A guest post from Amy Niang on the contours of ‘international community’, following previous interventions from Siba Grovogui in relation to Libya, Robbie on provinciality in International Relations and John M. Hobson et al. on Eurocentrism in international political theory. Amy teaches international relations at the University of the Witwatersrand and she is affiliated with the Centre of Africa’s International Relations (CAIR). She gained her PhD from the University of Edinburgh in 2011. She has taught International Relations, political theory and African history in South Africa, Scotland and Japan. Her research interests are in the history of state formation, political theory and Africa’s international relations, and she has commented regularly on democracy, civil society and Western intervention in Africa.
The Syria crisis has sparked many debates in scholarly and media circles, not least around the way in which the ‘international community’ should exercise its responsibility to Syrians and to the protection of human rights, particularly in the aftermath of the alleged use of chemical weapons on Syrian civilians. The lack of consensus on the most appropriate response, within the limits of international law, raised a number of questions.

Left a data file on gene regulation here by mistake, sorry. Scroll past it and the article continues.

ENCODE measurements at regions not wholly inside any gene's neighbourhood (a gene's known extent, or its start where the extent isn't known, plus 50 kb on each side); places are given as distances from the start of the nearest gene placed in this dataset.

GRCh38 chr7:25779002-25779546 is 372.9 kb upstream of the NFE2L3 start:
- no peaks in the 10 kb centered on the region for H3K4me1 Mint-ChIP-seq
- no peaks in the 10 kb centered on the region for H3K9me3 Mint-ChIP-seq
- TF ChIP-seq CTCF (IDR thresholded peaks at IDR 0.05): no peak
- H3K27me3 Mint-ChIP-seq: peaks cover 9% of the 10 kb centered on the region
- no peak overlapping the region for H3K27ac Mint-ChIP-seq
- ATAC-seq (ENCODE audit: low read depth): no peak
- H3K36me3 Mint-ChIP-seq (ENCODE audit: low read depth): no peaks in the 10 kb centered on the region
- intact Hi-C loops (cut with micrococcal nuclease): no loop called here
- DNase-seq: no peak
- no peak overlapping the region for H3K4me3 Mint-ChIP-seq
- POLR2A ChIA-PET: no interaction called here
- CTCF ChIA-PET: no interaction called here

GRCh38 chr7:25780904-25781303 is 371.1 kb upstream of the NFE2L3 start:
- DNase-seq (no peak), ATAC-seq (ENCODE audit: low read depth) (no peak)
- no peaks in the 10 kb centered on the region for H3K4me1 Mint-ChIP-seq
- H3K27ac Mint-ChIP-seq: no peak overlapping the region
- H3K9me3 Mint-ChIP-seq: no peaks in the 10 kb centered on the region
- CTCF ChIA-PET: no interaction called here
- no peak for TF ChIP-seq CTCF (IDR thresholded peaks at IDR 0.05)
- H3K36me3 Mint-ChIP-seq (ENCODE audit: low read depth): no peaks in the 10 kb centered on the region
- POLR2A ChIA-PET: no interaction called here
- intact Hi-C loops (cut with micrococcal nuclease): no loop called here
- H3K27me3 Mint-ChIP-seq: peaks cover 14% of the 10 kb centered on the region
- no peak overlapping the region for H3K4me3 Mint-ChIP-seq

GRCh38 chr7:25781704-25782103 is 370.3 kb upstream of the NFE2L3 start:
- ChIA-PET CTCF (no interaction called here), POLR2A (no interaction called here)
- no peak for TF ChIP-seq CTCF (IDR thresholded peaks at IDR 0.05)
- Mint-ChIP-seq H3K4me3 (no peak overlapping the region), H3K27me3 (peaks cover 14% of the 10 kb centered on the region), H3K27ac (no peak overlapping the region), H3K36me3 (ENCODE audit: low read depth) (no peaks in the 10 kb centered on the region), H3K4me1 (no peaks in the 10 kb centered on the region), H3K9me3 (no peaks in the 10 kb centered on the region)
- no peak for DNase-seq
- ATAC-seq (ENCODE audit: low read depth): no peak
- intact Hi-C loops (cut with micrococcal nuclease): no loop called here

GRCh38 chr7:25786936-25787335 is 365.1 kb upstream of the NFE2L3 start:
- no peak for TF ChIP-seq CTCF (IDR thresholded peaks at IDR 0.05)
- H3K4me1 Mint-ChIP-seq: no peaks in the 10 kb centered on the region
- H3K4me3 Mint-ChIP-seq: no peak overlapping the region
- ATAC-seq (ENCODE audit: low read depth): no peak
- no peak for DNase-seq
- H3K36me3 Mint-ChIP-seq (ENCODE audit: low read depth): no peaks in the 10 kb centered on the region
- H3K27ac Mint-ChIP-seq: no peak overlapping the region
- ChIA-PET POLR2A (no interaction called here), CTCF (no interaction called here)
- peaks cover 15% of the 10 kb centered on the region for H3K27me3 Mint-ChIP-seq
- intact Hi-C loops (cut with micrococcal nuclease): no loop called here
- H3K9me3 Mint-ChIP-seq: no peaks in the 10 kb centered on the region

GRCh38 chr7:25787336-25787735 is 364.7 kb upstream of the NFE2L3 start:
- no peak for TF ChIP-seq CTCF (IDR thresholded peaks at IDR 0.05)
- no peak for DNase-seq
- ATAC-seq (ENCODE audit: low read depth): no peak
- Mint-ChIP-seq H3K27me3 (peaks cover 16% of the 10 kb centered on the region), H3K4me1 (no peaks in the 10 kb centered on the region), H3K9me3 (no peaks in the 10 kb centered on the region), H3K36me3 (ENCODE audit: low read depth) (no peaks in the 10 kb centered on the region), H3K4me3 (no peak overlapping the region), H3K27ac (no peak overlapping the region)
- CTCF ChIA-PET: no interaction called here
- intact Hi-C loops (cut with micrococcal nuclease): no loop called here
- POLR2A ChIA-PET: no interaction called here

There were times when we were told that a military attack was imminent, others when cautious voices against a military campaign seemed to have the moral upper hand. In the days following the discovery of the use of chemical weapons, the U.S. made public its position on the question, based on the conviction that the Syrian government was responsible. In the general uproar that that ensued, the recent examples of Afghanistan and Iraq guided many deliberations on the wisdom of another humanitarian intervention. Like Barack Obama, many commentators believe in the existence of a red line that delineates the contours of a hypothetical morality, its alleged violation by Syria warranted punishment if the red line was to be pushed back. Many others however warned against acting on an impulse of outrage, Libya is a vivid example of how an ill-conceived intervention can be more damaging than the situation it originally sought to fix.
From the polarized debates, two declarations in particular piqued my interest. The first one was Barack Obama’s Address to the Nation of September 10th, 2013. The second one was the Declaration of the Forum for Former African Heads of State and Government (the Africa Forum) on September 5th, 2013. The first one was as usual widely followed in America and beyond. The second went unnoticed partly because it was of little news worthiness for commentators of world affairs, partly because no one expected Africans to formulate any coherent view on the Syrian question. The first was delivered as an authoritative pronouncement on how a putative ‘we’ (i.e. the international community) should interpret international law and what shape its moral responsibility – here merely one embodiment of the West – should be engaged. Continue reading